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Dr appointment

Hi, Help, I have a Doctors appointment tomorrow. I never know how to talk to him, because I don't really know what to say. You see, I'm not sure of how I feel. Hear me out, I have been dealing with the aches and pains for so long, I am so use to them. And shrugged and get through my day. So when he asks how are you doing, I'm always like ok, any changes? I don't know, I hurt all the time. not sure if the medicine is helping like its suppose to, because I'm not sure,yeah my hands don't hurt as bad, but they still hurt, sometimes worst than other times. But to me that's normal. Any advice, thanks,

I'm always trying to be tough and not show my weakness. cause some people don't understand, and so when it's suck it up buttercup, you kind of don't want to talk about it to anyone. so it's always I'm fine 😿

  1. Hi, ! If there's ever a time to not put on a brave face, it's at your doctor's appointment! I would definitely write down (if you have time tonight or tomorrow morning) any episodes of pain you have experienced since your last appointment. If you're thinking, "Well, I would be writing for hours!" Then that tells you something. If you experience pain almost every day (as you mentioned), that's something your doctor should know. And when it comes to RA, I know it can be hard to decide if a medication is working or not, as it seems some level of pain is pretty normal when you have this condition. I guess if you can see a trend of pain worsening or if you are adding more body parts to the "what hurts today" list, then that's something to take note of.


    People with RA have notoriously high pain thresholds, so asking them about pain can be kind of misleading. Your idea of "just a little pain" may be someone else's idea of "excruciating levels of discomfort". So, if you have time to really think back over the past six months or year and really try to note some of your highs and lows, that might help you be prepared to answer your physician's questions.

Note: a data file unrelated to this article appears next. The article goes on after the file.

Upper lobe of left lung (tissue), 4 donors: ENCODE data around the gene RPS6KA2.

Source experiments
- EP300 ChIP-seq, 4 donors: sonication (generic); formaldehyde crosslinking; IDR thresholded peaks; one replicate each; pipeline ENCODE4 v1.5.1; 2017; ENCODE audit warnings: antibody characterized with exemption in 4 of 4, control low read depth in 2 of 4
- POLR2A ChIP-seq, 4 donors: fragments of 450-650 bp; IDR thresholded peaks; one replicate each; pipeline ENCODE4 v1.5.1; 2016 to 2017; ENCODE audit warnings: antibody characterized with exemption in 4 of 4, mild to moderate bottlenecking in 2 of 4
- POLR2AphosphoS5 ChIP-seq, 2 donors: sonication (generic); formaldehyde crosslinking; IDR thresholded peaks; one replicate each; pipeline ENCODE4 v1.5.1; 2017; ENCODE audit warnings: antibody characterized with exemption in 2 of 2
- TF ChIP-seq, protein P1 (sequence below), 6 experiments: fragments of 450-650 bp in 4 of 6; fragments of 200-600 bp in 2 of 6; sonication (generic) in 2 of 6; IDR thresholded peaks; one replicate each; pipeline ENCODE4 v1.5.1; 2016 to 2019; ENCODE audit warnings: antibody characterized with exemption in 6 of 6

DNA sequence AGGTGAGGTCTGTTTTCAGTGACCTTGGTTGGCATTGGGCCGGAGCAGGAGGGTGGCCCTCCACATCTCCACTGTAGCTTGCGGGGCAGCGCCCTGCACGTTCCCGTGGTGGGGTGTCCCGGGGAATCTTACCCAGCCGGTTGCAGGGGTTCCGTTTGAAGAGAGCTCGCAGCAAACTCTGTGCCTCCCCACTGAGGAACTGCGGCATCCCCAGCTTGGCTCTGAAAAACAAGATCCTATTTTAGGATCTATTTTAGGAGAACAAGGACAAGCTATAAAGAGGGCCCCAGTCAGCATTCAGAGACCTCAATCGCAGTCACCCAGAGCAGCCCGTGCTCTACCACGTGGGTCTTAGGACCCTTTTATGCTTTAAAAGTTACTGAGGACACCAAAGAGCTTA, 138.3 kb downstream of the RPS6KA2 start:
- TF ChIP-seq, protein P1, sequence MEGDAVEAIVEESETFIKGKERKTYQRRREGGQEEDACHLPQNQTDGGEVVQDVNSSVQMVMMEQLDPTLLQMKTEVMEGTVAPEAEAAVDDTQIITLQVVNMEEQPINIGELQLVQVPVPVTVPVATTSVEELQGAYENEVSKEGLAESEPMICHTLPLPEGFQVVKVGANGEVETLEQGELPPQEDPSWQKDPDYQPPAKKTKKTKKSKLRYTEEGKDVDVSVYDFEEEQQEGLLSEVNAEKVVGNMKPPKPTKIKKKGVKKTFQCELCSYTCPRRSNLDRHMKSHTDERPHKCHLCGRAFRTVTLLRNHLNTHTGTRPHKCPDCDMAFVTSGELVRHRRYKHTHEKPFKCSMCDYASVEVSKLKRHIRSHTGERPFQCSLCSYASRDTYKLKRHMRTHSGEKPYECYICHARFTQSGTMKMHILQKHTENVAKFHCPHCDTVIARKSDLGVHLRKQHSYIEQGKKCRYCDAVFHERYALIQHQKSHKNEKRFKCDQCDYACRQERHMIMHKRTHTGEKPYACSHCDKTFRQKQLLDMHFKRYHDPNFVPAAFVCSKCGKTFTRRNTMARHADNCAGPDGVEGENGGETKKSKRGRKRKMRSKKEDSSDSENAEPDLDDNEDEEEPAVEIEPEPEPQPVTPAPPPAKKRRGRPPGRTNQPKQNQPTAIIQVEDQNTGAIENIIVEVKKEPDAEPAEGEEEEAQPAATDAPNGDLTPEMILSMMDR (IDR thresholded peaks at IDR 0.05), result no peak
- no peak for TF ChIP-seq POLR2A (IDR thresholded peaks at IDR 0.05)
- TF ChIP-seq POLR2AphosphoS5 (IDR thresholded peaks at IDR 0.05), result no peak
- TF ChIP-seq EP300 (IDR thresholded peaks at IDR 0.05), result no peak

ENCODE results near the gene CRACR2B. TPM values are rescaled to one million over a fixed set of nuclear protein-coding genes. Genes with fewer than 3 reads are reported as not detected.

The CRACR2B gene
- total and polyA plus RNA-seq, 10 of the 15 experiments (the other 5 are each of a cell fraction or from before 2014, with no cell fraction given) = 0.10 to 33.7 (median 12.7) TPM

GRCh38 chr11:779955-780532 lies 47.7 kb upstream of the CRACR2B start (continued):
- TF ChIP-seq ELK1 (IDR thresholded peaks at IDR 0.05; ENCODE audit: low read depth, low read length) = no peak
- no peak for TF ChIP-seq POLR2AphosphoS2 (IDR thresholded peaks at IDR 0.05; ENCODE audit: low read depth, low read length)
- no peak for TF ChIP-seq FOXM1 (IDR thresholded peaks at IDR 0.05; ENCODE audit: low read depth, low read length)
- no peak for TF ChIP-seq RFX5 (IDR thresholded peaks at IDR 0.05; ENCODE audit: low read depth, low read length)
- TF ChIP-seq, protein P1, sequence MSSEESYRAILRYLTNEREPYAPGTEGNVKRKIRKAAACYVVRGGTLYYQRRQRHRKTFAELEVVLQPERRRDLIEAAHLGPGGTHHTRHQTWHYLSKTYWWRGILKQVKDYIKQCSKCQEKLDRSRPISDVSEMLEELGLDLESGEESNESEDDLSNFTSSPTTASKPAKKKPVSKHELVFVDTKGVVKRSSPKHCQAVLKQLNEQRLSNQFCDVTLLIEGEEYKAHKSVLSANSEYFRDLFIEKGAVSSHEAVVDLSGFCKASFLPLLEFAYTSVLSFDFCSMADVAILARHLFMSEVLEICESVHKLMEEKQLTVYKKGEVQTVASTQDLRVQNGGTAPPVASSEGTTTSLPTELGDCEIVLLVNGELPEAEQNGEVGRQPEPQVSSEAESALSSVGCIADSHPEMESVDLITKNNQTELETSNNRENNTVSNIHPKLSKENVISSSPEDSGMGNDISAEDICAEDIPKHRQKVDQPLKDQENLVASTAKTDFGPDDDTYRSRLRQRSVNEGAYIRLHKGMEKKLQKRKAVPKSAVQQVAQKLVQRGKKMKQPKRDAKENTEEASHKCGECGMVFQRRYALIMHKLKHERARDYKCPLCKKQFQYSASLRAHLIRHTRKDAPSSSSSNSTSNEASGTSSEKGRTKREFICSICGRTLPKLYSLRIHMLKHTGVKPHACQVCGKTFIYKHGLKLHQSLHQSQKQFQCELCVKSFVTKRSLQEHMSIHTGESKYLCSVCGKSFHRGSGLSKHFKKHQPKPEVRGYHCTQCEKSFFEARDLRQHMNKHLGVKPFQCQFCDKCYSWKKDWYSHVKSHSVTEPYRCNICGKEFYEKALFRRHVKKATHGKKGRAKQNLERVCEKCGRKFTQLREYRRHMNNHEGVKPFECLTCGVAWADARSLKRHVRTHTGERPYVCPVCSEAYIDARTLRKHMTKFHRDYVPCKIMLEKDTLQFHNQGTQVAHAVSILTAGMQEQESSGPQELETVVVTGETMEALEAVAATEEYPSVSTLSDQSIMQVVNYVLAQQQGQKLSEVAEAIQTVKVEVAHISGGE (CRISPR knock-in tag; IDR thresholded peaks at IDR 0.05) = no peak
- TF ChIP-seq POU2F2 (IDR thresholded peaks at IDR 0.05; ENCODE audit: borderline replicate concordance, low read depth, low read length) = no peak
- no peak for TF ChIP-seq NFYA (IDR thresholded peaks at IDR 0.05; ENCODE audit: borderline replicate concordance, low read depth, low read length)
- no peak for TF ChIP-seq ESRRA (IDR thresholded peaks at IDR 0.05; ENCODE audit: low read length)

Don't be afraid to tell him that you're hurting. We know how tough people with RA truly are. It's okay to say once in awhile, "You know what? This sucks and I hurt and I am tired of hurting."


    Your physician may not have all the answers to magically take your pain away, but he may be able to offer some suggestions for changes in treatment.


    Good luck! I hope your appointment is fruitful and that your doctor isn't running behind (I hate waiting extra long in the doctor's office 😉 ).


    Best, Erin, RheumatoidArthritis.net Team Member.

    1. Thank You, for your reply. I'm so glad to have found this website, and the nerve to post. Starting to realize I'm not alone. And that talking and asking questions, is a big step for me.

  2. I encourage you to list the things you are having trouble doing due to pain, stiffness or fatigue. That may help the doc understand the impact RA is having on your life. Think of things like, sleeping, walking, grocery shopping, playing with your kids/grandkids, cooking meals, sports, hobbies, etc. And tell him what you said here. Doctors can only try to help the symptoms they are aware of. Take a list or notes with you - it is a sign of awareness and self advocacy. I felt silly the first couple of times, but found my doctors preferred it!

    1. Thank You 🙂

  3. Absolutely true.....you must NOT be stoic. If something hurts, you have to mention it. Don't be shy. This is about YOUR treatment and to be your own best advocate you need to tell the truth. If a med isn't working and the rheumatologist is not inclined to switch to another, insist on it. This is when you need to be assertive. This is YOUR body. It's YOUR life. You only get one chance, so speak up.

    1. is spot-on here. Self-advocacy is SO important. Especially with RA and all of its subtleties. If anyone is interested in HOW to be a better self-advocate, here is an article with 4 tips that may help (https://rheumatoidarthritis.net/living/self-advocate-chronic-illness) - Reggie (RheumatoidArthritis.net Team Member)

  4. Hi . As you can see, others here completely get what you are saying about struggling with how to approach a doctor's appointment. On top of the other excellent thoughts and suggestions, I want to share with you this article on questions for the doctor, with an emphasis on goals and managing care: https://rheumatoidarthritis.net/living/questions-for-the-doctor. Wishing you the best and please feel free to keep us posted on how you are doing. Richard (RheumatoidArthritis.net Team)

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